Education and the Season of Lent, pt. 5

I am grateful to have a guest post by Jantzen Loza, a brother and intern at New Community.  Jantzen can be reached and followed at his blog, http://larksandvultures.blogspot.com/.  Here is the post.

Recently, I heard that the season of Lent, for some, is an opportunity to spiritualize dieting and substitute devotion for self-centered “fasting.” My problem is a little different: I forget when Lent starts. When it does come, that ship toward spiritual bliss sails away and I am left on the dock feeling bad that I didn’t think to give up something for 40 days. Having been raised Catholic, you would think I knew better.

I was reminded that Lent should be a time not only to give up something, but also to give of ourselves: our time, our resources, and our attention. This is also something that I don’t do well. For the past few months, the state of public education has been on my mind. The latest news on Chicago Public Schools (CPS) has been the controversy over school consolidations for 14 different schools. Due to the overwhelming deficit ($720 million), CPS called for several pairs of schools considered subpar to consolidate into one large school. This announcement poses a myriad of problems for students, parents and educators: unemployment, overcrowded classrooms, lack of resources, and tensions between rivaling neighborhoods, just to name a few. Should I have a role in this as a Christian? What exactly would the role be? Do I have a responsibility to care for these students, parents and educators that will be soon be displaced? Or does being a concerned citizen only apply if it’s in the same zip code?

With less than a month until Resurrection Sunday, I am just beginning to understand the purpose of the Lenten season. Toward the end of his ministry, Jesus spoke out to a crowd, “Woe to you, scribes and Pharisees, hypocrites! For you tithe mint and dill and cummin, and have neglected the weightier provisions of the law: justice and mercy and faithfulness; but these things you should have done without neglecting the others” (Matthew 23:23). In his plea for humble servitude, Jesus does not condone the tithes of the scribes and Pharisees, which were considered peripheral laws of the Torah. His concern was for their neglect of key Scriptures that called them to care for others where it mattered most. What are the things that I am most concerned about? Is my personal piety and law-abiding more important than caring for the needs of others as I would my own?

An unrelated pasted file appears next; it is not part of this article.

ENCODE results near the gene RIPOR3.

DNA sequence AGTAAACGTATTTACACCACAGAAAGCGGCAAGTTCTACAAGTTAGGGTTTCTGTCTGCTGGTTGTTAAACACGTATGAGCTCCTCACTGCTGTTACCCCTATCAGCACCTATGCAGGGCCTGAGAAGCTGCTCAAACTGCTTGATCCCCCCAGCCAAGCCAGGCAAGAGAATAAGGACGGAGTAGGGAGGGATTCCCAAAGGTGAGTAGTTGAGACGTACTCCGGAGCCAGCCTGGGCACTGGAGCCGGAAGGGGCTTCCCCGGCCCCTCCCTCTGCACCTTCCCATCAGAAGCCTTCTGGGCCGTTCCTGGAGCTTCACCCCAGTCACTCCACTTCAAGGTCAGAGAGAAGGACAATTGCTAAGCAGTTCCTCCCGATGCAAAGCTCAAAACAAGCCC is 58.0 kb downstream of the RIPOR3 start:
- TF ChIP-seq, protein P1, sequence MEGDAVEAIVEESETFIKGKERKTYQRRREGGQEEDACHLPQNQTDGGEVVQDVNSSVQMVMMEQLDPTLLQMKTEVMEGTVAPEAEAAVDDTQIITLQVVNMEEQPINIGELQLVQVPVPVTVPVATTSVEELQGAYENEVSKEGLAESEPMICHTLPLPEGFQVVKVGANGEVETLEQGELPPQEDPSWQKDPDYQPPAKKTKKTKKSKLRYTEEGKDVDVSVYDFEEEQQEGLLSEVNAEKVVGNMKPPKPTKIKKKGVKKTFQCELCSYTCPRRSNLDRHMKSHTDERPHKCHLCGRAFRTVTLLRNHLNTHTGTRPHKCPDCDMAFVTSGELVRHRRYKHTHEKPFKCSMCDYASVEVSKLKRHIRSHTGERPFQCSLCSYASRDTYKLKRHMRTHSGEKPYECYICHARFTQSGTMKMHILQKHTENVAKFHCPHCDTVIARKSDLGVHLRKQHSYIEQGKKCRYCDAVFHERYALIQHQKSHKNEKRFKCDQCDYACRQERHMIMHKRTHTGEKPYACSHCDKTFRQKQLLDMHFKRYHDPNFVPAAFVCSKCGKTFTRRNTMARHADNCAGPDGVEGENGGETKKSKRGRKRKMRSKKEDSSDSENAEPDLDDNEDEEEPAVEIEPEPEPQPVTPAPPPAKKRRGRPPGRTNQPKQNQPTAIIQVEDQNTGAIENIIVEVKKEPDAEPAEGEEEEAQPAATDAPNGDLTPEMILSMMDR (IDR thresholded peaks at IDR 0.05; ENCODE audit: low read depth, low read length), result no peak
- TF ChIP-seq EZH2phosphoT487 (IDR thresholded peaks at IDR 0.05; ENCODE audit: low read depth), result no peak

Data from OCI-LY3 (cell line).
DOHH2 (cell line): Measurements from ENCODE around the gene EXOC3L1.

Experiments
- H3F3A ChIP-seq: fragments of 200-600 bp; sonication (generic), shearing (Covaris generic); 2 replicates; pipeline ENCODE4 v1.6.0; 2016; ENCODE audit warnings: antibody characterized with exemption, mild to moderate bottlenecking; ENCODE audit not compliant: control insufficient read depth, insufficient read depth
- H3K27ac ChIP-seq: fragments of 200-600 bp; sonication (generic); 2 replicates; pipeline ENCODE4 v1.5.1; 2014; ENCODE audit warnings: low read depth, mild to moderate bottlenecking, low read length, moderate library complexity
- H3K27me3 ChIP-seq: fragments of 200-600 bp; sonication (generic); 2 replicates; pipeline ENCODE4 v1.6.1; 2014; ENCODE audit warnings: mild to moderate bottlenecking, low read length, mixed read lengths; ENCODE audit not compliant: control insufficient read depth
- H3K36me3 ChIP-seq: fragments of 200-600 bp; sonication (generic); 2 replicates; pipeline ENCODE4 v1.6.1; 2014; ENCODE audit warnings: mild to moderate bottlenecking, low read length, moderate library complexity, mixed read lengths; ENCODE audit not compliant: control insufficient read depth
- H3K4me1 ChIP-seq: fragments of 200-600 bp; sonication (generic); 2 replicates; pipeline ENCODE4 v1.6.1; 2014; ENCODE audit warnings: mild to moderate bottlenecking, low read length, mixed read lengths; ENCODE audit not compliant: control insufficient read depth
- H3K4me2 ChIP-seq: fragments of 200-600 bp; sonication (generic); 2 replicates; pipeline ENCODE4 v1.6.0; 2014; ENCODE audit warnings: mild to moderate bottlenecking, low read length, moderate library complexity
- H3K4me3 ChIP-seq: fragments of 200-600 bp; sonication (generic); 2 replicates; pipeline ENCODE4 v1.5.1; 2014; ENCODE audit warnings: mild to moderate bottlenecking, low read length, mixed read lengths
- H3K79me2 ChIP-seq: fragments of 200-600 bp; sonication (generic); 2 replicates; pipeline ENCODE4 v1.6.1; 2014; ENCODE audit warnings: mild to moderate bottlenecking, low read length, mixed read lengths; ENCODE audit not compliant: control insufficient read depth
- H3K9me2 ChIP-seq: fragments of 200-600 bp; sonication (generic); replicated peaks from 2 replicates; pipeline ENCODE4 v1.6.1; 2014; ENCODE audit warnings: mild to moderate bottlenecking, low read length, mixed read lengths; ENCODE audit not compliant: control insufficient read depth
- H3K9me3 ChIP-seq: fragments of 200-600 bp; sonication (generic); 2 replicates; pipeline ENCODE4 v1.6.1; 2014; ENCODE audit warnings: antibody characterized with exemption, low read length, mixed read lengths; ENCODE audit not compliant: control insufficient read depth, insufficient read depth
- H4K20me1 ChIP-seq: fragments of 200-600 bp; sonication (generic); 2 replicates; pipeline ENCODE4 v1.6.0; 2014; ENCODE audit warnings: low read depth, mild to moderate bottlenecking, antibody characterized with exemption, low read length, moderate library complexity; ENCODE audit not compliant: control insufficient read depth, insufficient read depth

The same Jesus who called out the Pharisees also said to His disciples, “Whoever does not carry his own cross and come after Me cannot be My disciple” (Luke 14).  This Rabbi invites his followers to join Him in His suffering, to consider the cost of becoming a disciple that demands our very lives. The Lenten season, then, is a call to participate in this high calling of sharing in our Lord’s suffering, who was obedient to the point of death. At the onset of the 1800’s Western overseas missions movement, missionaries would symbolize their commitment to their work by packing their belongings in coffins. Their posture was that of radical obedience to the point of death.

So what does the season of meditating on Christ’s death and resurrection have to do with Chicago public schools? According to the Mitka Challenge, which represented nearly 1,900 students from 46 different schools in Chicago, among the most pressing issues that students voiced were gangs, unsafe communities, sexual assault, and inconsistent quality of education. Many children are growing up in fatherless homes (21.8 million children live in single parent homes nationwide), lacking healthy role models and positive influences in their lives. When I surveyed a number of teachers and community leaders that serve Chicago students, the common thread among all their concerns regardless of grade level were the students’ basic skills including reading and math literacy. If God knows this, would I think that education does not concern Him? How would Jesus respond if I [half-heartedly) paid my church dues but turned a blind eye and the deaf ear to those who are, no pun intended, left behind?

The oppression and injustice that pervades our public education system demands our attention. The Lenten season calls us to share in the suffering of our Lord, and thus the suffering of others. It is not enough for me to understand that the education of children is important as a civic duty. My citizenship in heaven depends on my reflection of Jesus Christ’s radical love and compassion toward neighbor and enemy wherever I am.

The original intention of this post was to integrate some of my experiences in education with the Lenten season. Though social involvement in the public schools is important, even more pressing is a ministry of presence in every sphere of society. This is not an attempt to push a “Christian” agenda or to have ulterior motives of “evangelizing.” A ministry of presence requires listening to stories, improving the quality of life for others as we would want for ourselves, and simply affirming the inherent dignity of another human being by paying attention.

This season of Lent has compelled me to reflect on the implications of being a disciple of Jesus, revealing the areas in that need to be pruned or refined. The message of Lent points me toward this “already but not yet” reality of the Kingdom of God, that even as I continue to work toward social change in public education, I must place my ultimate hope in Jesus Christ who is bringing about the full restoration of all things.

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